UP IN THE ASH-TREES THE BIRDS PIPED AND SANG MERRILY TOGETHER.
WHERE HAVE YOU COME FROM WITH ALL YOUR HOUSEHOLD GOODS?
SUCH STRAY WAIFS AS YOU ARE NOT WILLING TO DO ANYTHING.
WHAT SAMI SINGS WITH THE BIRDS
OLD MARY ANN
For three days the Spring sun had been shining out of a clear sky and
casting a gleaming, golden coverlet over the blue waters of Lake Geneva.
Storm and rain had ceased. The breeze murmured softly and pleasantly up
in the ash-trees, and all around in the green fields the yellow
buttercups and snow-white daisies glistened in the bright sunshine. Under
the ash-trees, the clear brook was running with the cool mountain water
and feeding the gaily nodding primroses and pink anemones on the
hillside, as they grew and bloomed down close to the water.
On the low wall by the brook, in the shadow of the ash-trees, an old
woman was sitting. She was called "Old Mary Ann" throughout the whole
neighborhood. Her big basket, the weight of which had become a little
heavy, she had put down beside her. She was on her way back from La Tour,
the little old town, with the vine-covered church tower and the ruined
castle, the high turrets of which rose far across the blue lake. Old Mary
Ann had taken her work there. This consisted in all kinds of mending
which did not need to be done particularly well, for the woman was no
longer able to do fine work, and never could do it.
Old Mary Ann had had a very changeable life. The place where she now
found herself was not her home. The language of the country was not her
own. From the shady seat on the low wall, she now looked contentedly at
the sunny fields, then across the murmuring brook to the hillside where
the big yellow primroses nodded, while the birds piped and sang in the
green ash-trees above her, as if they had the greatest festival to
"Every Spring, people think it never was so beautiful before, when they
have already seen so many," she now said half aloud to herself, and as
she gazed at the fields so rich in flowers, many of the past years rose
up and passed before her, with all that she had experienced in them.
As a child she had lived far beyond the mountains. She knew so well how
it must look over there now at her father's house, which stood in a field
among white-blooming pear-trees. Over yonder the large village with its
many houses could be seen. It was called Zweisimmen. Everybody called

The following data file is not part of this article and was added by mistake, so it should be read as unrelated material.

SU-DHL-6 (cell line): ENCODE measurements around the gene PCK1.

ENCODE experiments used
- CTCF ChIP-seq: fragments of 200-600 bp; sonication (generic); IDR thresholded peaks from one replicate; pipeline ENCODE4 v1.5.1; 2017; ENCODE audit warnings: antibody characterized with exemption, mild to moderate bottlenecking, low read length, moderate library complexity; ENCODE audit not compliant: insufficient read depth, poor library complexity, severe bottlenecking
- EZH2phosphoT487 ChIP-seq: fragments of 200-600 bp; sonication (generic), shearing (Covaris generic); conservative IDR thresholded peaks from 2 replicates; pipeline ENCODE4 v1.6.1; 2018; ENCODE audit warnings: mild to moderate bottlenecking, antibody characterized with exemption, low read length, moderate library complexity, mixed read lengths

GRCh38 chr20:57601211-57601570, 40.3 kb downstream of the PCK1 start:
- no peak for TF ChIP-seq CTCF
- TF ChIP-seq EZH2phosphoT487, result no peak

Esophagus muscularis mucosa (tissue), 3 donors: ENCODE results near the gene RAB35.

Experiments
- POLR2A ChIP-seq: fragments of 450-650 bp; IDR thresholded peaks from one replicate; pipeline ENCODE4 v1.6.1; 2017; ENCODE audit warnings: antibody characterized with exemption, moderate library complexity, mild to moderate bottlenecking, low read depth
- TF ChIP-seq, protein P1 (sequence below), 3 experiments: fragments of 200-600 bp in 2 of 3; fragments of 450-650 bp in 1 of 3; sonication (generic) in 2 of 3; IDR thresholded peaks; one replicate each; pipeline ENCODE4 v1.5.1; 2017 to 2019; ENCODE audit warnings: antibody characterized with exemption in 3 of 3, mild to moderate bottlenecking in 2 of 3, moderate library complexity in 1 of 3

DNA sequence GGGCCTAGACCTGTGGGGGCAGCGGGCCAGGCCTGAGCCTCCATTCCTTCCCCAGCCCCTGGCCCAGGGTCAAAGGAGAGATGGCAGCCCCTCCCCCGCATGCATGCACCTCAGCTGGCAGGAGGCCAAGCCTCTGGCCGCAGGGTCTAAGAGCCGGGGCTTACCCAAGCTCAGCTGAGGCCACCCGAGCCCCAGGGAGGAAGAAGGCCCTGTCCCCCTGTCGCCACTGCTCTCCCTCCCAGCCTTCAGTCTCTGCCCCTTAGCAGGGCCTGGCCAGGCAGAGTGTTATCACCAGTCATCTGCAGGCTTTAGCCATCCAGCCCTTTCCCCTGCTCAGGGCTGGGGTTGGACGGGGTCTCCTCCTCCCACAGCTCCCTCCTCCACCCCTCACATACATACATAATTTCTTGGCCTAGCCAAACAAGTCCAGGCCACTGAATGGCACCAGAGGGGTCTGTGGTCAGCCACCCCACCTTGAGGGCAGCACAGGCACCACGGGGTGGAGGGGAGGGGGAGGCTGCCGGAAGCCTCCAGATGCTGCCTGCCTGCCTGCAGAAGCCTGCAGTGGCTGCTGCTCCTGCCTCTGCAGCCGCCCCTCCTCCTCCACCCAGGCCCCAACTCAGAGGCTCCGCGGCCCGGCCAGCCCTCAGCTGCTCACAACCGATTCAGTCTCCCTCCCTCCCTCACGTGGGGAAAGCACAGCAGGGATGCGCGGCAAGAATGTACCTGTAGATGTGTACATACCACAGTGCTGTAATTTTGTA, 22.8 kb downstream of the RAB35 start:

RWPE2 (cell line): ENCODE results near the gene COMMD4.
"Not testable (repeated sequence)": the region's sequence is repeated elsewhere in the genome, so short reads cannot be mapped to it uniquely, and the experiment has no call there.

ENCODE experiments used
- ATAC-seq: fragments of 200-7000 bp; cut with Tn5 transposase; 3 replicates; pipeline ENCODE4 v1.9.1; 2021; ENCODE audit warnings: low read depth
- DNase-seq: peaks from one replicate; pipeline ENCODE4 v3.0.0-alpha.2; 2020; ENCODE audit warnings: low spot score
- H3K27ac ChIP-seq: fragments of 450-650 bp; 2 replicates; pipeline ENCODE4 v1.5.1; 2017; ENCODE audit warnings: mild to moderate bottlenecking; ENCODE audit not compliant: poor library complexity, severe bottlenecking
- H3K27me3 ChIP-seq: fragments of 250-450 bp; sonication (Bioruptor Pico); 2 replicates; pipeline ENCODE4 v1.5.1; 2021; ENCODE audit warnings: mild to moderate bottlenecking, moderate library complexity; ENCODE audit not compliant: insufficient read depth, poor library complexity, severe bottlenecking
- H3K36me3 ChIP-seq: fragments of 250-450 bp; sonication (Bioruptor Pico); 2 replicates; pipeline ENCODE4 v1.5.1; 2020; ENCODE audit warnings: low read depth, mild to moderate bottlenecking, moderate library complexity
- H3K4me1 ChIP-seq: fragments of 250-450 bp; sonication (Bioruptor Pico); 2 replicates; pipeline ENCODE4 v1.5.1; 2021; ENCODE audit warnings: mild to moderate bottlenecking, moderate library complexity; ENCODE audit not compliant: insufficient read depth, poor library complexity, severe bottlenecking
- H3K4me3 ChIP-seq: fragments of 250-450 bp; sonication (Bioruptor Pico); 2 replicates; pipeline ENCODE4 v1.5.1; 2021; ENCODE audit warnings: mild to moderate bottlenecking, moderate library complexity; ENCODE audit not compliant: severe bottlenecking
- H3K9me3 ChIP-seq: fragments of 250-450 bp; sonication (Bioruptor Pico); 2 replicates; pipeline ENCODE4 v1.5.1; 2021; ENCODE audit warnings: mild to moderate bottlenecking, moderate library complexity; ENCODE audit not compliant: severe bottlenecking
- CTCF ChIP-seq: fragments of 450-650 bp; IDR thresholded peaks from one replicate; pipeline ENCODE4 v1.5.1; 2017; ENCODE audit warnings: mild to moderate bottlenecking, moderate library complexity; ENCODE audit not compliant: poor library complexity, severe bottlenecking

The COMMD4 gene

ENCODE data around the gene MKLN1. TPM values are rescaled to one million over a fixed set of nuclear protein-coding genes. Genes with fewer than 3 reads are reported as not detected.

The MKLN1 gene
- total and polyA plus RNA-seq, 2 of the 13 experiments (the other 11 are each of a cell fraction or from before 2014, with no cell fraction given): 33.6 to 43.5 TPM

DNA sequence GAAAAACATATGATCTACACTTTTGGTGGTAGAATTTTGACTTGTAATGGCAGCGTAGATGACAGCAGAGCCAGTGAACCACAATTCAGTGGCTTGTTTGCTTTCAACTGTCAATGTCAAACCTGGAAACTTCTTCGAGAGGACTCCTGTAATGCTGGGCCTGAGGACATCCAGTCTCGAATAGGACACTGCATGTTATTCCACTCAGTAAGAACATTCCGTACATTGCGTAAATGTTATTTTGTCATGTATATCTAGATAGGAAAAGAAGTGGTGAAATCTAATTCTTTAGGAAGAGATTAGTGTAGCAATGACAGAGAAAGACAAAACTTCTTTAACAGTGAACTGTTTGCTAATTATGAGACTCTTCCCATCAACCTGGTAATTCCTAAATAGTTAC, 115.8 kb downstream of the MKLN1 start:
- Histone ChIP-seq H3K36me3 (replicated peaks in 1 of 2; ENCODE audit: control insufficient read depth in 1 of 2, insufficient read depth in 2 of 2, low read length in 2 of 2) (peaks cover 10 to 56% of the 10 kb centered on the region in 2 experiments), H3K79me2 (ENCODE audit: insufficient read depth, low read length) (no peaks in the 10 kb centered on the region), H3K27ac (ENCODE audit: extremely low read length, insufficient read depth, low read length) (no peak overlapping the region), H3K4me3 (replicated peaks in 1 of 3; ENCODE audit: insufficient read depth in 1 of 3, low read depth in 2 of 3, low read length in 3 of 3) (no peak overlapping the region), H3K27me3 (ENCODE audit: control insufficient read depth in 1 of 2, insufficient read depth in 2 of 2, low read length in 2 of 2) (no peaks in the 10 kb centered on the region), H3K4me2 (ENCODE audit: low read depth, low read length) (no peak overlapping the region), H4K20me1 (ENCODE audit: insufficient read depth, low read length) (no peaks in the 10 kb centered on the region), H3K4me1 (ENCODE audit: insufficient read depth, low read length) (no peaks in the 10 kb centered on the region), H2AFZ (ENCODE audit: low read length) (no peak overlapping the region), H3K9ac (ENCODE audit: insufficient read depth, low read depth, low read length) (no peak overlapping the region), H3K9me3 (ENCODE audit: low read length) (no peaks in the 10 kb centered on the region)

their house the sergeant's house, although her father quite peacefully
tilled his fields. But that came from her grandfather. When quite a young
fellow, he had gone over the mountains to Lake Geneva and then still
farther to Savoy. Under a Duke of Savoy he had taken part in all sorts of
military expeditions and had not returned home until he was an old man.
He always wore an old uniform and allowed himself to be called sergeant.
Then he married and Mary Ann's father was his only child. The old man
lived to be a hundred years old, and every child in all the region round
knew the old sergeant.
Mary Ann had three brothers, but as soon as one of them grew up he
disappeared, she knew not where. Only this much she understood, that
her mother mourned over them, but her father said quite resignedly
every time: "We can't help it, they will go over the mountains; they
take it from their grandfather." She had never heard anything more
about her brothers.
When Mary Ann grew up and married, her young husband also came into the
house among the pear-trees, for her father was old and could no longer do
his work alone. But after a few years Mary Ann buried her young husband;
a burning fever had taken him off. Then came hard times for the widow.
She had her child, little Sami, to care for, besides her old, infirm
parents to look after, and moreover there was all the work to be done in
the house and in the fields which until now her husband had attended to.
She did what she could, but it was of no use, the land had to be given up
to a cousin. The house was mortgaged, and Mary Ann hardly knew how to
keep her old parents from want. Gradually young Sami grew up and was able
to help the cousin in the fields. Then the old parents died about the
same time, and Mary Ann hoped now by hard work and her son's help little
by little to pay up her debts and once more take possession of her fields